The role of Hockstader is rather like Vito Corleone in The Godfather: Even when absent, his shadow falls across every scene. The two candidates not only seek his endorsement as a means of breaking the convention deadlock, but the characterization is so salty and multi-dimensional that the audience craves his reappearance. Since Vidal gave this role most of the best lines, the producers needed an actor with the heft of James Earl Jones. So they got Jones. It is a role similar to his appearance as Big Daddy in Tennessee Williams’ Cat on a Hot Tin Roof: a larger-than-life powerful figure unable to fight off mortality. Some might argue, in a production that harks back in so many ways to 1960, that it is anachronistic to have an African-American play a President at a time when this country denied blacks their elemental civil rights. But the color-blind casting works here, triumphantly.
The other major updating of the play involves the interpretation of the Cantwell role. Perhaps in an attempt to make it more immediate, John Stamos (a mid-run replacement for Eric McCormack) effects a cocky walk and Texas drawl that will inevitably bring to mind George W. Bush. Yet the character ends up sounding simply stupid, rather than anti-intellectual but cunning, as Vidal wrote it. (Even the character’s surname—cant-well—suggests a master of deceit.)
When Franklin Schaffner directed the film adaptation in 1964, casting Henry Fonda guaranteed that the Russell role would be seen as overwhelmingly noble, not much more. John Larroquette’s interpretation in this production gives the character an off-center vibe, especially when he does a superstitious stepping-game around his hotel room—enough to suggest both his ironic distance from the political hurly-burly and to confirm he is slightly off-center. (When asked if he is crazy, Russell responds: “Any man that wants to be President is crazy.”)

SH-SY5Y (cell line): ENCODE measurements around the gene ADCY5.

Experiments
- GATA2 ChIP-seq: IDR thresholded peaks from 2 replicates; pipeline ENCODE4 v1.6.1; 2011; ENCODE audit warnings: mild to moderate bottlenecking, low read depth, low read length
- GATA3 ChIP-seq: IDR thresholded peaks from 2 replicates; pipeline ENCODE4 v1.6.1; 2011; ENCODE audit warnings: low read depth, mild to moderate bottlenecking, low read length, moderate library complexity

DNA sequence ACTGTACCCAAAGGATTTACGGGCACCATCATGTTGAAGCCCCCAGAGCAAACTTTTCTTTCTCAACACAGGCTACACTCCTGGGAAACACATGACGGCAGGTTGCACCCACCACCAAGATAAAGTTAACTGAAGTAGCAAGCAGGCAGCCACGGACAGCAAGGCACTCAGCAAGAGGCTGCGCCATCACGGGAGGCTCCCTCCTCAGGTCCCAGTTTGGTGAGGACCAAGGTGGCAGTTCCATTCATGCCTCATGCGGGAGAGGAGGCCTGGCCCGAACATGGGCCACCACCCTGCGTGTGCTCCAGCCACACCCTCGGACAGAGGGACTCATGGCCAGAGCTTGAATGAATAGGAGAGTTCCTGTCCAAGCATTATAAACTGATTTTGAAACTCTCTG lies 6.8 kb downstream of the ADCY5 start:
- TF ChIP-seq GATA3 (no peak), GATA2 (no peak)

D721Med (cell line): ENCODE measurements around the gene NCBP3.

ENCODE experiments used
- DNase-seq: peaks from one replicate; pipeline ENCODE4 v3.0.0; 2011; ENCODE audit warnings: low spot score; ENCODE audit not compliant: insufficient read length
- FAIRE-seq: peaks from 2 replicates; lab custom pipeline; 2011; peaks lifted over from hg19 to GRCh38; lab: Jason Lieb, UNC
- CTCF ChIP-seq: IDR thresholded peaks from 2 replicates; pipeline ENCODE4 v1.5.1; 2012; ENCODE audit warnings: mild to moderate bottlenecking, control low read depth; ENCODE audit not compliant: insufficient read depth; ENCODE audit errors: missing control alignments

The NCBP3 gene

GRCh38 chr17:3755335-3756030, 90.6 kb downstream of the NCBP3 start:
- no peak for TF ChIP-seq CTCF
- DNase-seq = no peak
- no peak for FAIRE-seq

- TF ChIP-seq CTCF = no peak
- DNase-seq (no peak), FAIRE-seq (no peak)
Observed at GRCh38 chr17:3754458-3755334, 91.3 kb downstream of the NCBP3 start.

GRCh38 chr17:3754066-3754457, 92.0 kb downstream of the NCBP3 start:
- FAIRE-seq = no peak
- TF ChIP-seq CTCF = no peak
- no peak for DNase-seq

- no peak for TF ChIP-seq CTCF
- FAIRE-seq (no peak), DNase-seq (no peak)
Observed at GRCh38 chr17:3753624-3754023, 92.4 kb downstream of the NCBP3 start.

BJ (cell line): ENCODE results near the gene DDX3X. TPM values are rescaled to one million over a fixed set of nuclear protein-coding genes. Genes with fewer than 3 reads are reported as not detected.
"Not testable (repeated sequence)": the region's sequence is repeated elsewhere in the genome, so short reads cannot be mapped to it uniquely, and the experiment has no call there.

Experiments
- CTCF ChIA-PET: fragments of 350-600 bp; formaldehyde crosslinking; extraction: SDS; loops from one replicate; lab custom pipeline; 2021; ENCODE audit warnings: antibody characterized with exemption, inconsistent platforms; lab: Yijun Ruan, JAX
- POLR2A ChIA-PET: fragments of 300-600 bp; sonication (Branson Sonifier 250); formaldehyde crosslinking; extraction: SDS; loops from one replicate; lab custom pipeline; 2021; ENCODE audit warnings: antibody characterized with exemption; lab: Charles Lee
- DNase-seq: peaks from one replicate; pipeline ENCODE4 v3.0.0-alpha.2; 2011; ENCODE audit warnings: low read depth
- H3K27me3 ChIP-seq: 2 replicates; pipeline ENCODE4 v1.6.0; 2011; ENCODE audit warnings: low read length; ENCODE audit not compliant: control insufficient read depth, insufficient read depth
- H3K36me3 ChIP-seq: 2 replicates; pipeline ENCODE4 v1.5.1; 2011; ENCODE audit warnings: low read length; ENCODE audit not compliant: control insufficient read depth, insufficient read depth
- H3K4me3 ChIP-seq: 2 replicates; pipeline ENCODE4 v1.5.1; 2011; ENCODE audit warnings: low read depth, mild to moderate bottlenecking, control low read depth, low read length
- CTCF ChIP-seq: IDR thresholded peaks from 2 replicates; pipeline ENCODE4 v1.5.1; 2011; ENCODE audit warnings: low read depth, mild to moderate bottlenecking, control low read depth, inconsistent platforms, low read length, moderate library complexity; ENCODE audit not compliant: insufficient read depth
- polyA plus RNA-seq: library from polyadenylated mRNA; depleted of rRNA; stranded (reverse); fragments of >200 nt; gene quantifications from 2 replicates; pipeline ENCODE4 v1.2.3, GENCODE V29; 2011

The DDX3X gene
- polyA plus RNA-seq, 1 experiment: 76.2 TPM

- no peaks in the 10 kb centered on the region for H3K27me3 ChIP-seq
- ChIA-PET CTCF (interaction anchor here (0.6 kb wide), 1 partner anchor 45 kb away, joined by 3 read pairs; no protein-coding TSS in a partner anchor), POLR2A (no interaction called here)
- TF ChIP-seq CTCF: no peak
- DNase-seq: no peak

The female roles are not as well-written as the males’, perhaps in keeping with women’s subordinate roles as political helpmates at the time Vidal wrote. Elizabeth Ashley, with the most stage experience, dating back to Barefoot in the Park in 1963 (including a prior stint in the 2000 Broadway revival), does the best here as Sue-Ellen Gamadge, chair of the women’s division of the party.
To be sure, Vidal could contoct howling one-liners with the best of them. (Russell refuses to credit the idea that Cantwell might be “degenerate”—i.e., in the parlance of the time, in this case, homosexual—noting: “No man with that awful wife and those ugly children could be anything but normal.”) At the same time, as America stood at the precipice of the most dangerous years of the Cold War (the Cuban Missile Crisis was only two years in the distance when the play premiered), the playwright evinced a powerful appreciation of what the Oval Office required. “You have no sense of responsibility towards anyone or anything,” Russell tells Cantwell. “And that is a tragedy in a man, and a disaster in a president.”
The title and denouement of the play are deeply ironic. Vidal was deeply skeptical that the American electorate could produce officeholders with the requisite intelligence and maturity—and he would have been the first to cite his own unsuccessful runs as evidence. But lines such as Russell’s to Cantwell suggest that, just this once, any consideration of his career might hold in abeyance his own frank admission of his admitted personality flaws: “I’m exactly as I appear. There is no warm lovable person inside. Beneath my cold exterior, once you break the ice, you find cold water.”
(In the accompanying photo, I caught Kristin Davis--who, in her Broadway debut, played Cantwell’s wife Mabel--after the show, graciously greeting a long line of stage-door fans, such as this unknown but extremely happy one. The long line represented, the former "Sex and the City" star joked, “the nice paparazzi.”)